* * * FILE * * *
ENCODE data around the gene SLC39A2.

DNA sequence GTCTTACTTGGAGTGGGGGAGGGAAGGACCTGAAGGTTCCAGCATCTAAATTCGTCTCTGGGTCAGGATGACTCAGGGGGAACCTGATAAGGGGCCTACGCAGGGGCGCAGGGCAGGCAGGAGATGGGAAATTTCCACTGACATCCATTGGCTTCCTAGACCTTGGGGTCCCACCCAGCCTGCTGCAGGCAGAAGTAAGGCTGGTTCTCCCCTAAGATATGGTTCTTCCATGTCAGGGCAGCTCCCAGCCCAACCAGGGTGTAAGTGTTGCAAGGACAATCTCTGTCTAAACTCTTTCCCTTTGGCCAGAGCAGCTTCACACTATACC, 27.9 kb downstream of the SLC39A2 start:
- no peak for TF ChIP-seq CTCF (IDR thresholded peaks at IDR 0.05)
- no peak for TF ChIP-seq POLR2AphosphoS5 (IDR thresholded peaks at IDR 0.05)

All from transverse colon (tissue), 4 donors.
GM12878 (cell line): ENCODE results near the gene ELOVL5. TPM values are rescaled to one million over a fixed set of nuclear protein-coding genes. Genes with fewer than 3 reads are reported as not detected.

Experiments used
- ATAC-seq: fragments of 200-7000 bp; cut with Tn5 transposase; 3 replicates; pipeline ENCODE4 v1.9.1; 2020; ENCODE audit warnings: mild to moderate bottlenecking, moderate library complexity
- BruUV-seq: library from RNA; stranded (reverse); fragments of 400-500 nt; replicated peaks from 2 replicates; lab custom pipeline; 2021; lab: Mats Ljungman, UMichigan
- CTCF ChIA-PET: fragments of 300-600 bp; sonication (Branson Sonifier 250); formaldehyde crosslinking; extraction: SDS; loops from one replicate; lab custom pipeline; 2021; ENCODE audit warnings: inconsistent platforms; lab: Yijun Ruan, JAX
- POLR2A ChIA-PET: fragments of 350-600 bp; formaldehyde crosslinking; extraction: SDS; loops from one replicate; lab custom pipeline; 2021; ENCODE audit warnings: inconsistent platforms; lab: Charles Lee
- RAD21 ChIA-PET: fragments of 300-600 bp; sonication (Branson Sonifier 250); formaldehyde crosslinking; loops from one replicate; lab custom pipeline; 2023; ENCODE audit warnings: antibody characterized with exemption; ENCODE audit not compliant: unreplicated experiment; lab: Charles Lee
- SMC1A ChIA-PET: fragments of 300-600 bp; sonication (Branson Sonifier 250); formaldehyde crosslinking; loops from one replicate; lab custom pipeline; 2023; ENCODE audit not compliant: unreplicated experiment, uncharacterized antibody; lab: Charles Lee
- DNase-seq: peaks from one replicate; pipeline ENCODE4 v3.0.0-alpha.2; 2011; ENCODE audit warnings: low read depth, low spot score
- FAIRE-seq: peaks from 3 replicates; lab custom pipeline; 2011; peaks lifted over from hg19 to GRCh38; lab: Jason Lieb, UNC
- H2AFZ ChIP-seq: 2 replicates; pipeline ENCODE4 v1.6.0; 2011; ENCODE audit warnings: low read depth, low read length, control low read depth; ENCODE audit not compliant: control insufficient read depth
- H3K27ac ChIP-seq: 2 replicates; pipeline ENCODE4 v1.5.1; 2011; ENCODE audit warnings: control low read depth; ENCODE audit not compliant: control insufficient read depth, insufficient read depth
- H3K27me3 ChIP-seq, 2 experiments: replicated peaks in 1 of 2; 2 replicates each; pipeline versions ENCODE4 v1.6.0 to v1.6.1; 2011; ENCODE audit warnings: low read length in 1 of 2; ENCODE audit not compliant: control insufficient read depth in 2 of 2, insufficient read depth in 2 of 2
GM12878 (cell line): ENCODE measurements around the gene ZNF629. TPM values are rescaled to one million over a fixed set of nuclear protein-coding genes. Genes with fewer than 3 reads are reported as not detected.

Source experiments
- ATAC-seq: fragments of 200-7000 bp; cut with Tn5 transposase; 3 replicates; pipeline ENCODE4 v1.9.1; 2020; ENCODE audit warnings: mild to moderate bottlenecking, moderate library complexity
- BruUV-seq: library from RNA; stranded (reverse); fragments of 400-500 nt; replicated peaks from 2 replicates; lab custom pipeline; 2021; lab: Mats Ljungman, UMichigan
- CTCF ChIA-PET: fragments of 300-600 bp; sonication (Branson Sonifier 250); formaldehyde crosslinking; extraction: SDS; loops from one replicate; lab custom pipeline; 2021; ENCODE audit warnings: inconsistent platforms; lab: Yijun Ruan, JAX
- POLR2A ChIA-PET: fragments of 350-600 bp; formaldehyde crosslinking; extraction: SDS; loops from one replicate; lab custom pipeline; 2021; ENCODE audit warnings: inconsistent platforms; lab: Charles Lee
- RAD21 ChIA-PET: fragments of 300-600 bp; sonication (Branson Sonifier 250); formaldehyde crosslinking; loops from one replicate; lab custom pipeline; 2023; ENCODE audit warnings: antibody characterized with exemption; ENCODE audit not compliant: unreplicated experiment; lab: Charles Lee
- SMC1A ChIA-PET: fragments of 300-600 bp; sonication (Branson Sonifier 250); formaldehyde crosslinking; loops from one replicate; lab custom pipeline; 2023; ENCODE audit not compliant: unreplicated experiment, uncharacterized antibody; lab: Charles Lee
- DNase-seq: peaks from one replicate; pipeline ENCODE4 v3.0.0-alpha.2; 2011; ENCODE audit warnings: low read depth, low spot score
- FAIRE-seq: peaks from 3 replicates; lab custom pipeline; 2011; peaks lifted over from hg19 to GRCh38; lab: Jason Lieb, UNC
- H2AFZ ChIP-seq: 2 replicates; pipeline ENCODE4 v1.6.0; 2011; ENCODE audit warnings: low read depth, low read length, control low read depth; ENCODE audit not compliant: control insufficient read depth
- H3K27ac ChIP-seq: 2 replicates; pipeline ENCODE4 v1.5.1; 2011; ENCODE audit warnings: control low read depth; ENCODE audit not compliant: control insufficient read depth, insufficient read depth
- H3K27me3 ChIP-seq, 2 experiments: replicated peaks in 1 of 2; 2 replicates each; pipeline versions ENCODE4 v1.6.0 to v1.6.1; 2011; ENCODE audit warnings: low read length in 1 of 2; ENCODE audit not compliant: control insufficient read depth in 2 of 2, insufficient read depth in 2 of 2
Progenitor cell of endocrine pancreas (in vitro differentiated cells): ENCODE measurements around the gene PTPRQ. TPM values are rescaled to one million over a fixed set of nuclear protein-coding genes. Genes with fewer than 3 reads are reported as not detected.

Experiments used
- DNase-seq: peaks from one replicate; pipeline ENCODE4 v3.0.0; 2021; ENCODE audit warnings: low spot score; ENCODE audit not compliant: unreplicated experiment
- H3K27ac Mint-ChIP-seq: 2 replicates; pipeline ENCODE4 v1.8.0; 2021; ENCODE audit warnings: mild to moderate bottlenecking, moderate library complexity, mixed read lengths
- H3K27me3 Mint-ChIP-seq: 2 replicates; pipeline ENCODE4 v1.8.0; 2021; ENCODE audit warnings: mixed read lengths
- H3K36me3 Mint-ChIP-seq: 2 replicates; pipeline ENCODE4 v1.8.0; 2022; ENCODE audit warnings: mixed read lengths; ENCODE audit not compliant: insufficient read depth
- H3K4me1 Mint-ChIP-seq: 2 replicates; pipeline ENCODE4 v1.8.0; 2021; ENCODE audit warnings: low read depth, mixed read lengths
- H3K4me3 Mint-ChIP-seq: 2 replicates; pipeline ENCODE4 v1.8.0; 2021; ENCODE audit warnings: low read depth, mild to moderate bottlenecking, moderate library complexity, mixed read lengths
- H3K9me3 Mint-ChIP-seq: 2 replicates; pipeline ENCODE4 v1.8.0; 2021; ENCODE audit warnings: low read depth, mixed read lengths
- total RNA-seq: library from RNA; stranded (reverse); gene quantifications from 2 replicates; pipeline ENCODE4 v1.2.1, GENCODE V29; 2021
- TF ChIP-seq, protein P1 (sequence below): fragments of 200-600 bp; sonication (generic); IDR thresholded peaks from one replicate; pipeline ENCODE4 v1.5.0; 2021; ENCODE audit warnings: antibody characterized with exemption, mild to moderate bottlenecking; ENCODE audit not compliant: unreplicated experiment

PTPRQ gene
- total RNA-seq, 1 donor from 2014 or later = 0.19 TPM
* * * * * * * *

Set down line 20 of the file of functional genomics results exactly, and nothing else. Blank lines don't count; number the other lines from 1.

Source experiments